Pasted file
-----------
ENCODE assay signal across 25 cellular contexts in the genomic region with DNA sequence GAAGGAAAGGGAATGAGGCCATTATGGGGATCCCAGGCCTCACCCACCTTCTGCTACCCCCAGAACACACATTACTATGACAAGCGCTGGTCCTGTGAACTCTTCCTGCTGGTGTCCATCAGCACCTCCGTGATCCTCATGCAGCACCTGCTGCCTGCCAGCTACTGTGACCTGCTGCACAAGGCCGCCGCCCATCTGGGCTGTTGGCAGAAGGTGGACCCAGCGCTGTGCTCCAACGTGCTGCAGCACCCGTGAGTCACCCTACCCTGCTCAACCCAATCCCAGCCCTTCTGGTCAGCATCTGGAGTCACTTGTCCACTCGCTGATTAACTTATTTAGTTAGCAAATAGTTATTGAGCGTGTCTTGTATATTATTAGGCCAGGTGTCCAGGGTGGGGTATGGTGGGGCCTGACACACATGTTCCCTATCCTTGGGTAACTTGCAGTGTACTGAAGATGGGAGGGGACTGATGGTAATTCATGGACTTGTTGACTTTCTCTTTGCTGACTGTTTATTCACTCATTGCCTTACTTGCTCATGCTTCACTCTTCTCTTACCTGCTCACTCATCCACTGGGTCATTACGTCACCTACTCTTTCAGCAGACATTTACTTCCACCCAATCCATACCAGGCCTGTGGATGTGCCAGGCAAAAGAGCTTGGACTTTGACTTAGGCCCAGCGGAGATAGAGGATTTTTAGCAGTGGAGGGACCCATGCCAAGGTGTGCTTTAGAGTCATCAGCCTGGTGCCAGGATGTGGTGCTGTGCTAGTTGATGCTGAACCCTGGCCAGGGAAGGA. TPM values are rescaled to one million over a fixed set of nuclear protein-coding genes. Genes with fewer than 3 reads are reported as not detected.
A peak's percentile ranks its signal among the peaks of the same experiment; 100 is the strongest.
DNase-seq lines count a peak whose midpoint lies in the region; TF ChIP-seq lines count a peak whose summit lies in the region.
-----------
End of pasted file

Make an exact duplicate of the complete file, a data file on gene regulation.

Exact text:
ENCODE assay signal across 25 cellular contexts in the genomic region with DNA sequence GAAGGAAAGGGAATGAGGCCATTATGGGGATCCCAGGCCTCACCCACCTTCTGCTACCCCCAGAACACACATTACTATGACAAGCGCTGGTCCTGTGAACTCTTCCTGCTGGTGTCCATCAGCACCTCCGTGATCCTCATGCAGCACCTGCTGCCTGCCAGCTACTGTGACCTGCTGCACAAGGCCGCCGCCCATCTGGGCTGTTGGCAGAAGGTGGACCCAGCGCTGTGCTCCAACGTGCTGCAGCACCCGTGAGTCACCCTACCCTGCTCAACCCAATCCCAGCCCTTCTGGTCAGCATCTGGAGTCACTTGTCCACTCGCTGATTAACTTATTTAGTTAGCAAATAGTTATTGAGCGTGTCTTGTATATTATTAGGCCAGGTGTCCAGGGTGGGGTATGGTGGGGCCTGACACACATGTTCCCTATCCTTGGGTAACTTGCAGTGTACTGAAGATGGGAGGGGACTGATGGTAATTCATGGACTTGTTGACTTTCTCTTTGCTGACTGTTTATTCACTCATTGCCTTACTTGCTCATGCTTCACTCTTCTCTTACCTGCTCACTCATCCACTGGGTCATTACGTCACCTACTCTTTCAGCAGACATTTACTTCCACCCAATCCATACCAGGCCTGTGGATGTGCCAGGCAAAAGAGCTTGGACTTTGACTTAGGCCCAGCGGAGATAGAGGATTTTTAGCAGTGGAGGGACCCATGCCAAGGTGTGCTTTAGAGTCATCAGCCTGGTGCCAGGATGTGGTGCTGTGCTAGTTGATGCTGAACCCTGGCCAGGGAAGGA. TPM values are rescaled to one million over a fixed set of nuclear protein-coding genes. Genes with fewer than 3 reads are reported as not detected.
A peak's percentile ranks its signal among the peaks of the same experiment; 100 is the strongest.
DNase-seq lines count a peak whose midpoint lies in the region; TF ChIP-seq lines count a peak whose summit lies in the region.